Discussion of movie rights brings the story full circle, and one can’t resist asking the film critic this: If The Film Club makes it to the big screen, who would he like to direct it? He laughs, but without missing a beat replies that his first choices would be Julie Taymor (Across the Universe; Frida) or Sofia Coppola (Marie Antoinette; Lost in Translation).

Not surprisingly, Jesse, now 22, has an incredible knowledge of film. Having completed a year at the University of Toronto, he’s even been accepted at a film school in Prague. But at time of writing, he’s a chef in Vancouver and still isn’t sure that formal education is for him.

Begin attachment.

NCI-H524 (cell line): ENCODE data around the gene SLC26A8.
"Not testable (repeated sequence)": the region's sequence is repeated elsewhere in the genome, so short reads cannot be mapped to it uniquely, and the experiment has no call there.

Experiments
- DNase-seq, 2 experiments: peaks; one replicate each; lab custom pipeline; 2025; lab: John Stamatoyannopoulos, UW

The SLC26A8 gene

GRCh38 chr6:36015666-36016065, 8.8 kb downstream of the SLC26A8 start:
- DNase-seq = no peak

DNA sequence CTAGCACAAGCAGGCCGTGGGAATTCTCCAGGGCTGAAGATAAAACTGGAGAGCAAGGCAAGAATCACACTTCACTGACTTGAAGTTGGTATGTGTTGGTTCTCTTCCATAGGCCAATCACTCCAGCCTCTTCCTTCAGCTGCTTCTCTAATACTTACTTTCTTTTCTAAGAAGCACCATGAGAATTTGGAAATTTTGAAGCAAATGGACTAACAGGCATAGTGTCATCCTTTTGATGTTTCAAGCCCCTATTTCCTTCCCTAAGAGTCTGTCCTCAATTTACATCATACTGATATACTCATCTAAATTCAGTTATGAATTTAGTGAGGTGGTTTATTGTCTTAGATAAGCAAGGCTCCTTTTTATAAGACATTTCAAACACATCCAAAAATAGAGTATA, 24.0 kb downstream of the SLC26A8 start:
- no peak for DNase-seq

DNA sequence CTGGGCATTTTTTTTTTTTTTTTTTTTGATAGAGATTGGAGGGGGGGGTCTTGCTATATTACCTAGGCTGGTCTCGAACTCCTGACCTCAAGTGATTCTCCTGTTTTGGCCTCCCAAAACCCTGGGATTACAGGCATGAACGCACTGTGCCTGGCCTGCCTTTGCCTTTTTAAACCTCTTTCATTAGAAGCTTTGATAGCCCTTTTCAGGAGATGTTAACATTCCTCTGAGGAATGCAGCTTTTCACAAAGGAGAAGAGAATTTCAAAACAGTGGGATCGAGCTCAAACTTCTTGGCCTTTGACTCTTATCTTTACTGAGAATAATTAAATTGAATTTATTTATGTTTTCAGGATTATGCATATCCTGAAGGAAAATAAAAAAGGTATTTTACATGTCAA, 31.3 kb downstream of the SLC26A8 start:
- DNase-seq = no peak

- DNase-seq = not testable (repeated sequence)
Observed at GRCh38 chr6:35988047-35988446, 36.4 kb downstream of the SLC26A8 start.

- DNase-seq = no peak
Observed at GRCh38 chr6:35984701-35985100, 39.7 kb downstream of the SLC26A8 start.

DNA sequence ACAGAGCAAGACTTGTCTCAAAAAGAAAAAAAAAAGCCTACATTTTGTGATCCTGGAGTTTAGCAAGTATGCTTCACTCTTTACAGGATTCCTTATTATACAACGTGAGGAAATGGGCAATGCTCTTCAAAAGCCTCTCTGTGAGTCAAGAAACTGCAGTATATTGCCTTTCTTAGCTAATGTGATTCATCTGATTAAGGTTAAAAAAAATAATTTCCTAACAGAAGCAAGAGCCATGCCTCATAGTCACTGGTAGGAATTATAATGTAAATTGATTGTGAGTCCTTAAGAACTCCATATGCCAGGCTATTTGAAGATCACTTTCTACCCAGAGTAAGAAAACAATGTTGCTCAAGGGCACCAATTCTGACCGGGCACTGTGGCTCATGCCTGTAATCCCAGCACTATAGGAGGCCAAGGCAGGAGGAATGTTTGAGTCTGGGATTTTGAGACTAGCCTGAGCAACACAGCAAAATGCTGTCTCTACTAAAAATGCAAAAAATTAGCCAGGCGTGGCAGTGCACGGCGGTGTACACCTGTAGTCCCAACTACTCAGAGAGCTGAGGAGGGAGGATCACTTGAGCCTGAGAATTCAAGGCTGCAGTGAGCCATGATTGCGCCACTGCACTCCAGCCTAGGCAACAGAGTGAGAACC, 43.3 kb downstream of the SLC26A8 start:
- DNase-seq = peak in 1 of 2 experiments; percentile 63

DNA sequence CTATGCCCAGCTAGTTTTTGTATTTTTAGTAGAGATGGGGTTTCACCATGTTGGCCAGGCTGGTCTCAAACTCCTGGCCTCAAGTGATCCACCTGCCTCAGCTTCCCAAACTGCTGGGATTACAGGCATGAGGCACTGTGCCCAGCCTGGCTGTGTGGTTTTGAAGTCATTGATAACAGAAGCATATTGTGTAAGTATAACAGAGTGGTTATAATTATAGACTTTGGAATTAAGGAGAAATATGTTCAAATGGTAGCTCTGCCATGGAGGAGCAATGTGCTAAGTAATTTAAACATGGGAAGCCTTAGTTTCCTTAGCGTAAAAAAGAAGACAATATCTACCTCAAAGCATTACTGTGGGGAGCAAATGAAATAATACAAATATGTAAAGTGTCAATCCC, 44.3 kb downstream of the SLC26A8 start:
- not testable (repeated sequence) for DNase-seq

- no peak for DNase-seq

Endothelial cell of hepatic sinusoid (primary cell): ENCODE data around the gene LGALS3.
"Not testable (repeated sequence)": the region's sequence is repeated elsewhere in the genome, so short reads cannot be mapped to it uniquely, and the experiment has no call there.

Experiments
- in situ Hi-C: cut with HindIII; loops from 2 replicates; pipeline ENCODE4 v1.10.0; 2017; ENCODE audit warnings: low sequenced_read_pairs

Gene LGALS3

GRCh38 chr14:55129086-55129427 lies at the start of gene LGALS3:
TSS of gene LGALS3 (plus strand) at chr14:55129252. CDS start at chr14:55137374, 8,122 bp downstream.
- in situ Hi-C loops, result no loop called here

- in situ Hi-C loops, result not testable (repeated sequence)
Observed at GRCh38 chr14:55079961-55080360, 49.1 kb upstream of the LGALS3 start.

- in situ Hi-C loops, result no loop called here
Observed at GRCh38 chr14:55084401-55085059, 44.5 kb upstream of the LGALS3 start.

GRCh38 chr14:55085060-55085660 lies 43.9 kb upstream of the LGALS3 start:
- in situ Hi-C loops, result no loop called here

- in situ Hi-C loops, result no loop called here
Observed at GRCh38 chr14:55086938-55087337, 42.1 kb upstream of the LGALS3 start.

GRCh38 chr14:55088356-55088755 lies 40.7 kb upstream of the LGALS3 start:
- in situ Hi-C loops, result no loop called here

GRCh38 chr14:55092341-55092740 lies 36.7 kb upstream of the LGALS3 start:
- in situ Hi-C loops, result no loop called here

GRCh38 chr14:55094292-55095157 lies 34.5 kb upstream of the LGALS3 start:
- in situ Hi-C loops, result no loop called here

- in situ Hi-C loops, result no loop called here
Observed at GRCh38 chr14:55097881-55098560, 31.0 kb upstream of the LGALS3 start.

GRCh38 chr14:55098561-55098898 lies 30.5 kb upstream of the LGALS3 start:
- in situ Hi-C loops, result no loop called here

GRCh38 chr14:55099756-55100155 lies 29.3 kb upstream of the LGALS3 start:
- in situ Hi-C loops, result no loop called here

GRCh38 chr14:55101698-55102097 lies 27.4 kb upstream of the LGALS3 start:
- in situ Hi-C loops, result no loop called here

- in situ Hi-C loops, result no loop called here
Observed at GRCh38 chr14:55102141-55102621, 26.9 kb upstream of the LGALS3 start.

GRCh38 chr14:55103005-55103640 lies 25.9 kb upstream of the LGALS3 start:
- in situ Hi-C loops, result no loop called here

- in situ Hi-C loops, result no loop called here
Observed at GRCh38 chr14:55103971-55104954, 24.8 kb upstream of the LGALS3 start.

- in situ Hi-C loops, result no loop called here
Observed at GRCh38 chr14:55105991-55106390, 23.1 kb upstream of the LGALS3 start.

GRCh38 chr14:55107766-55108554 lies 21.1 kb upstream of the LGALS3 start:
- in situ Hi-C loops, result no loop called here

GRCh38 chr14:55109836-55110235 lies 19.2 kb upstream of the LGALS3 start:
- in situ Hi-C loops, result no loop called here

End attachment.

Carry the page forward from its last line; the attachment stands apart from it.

Gilmour, currently a visiting professor of literary studies at the University of Toronto, says that if he learned anything from the film club, it’s that people have to find their own way. “Jesse was always going to be the person he is today. He was becoming that person all along. . . . I just couldn’t see it, so I thought he was lost.”

“Sometimes,” he adds, perhaps thinking of himself, “lost is finding your way too.”

For more about David Gilmour, visit his website here

Copyright 2008 Allyson Latta.
“It’s odd the things that people remember. Parents will arrange a birthday party, certain it will stick in your mind forever. You’ll have a nice time, then two years later you’ll be like, 'There was a pony there? Really? And a clown with one leg?'”– David Sedaris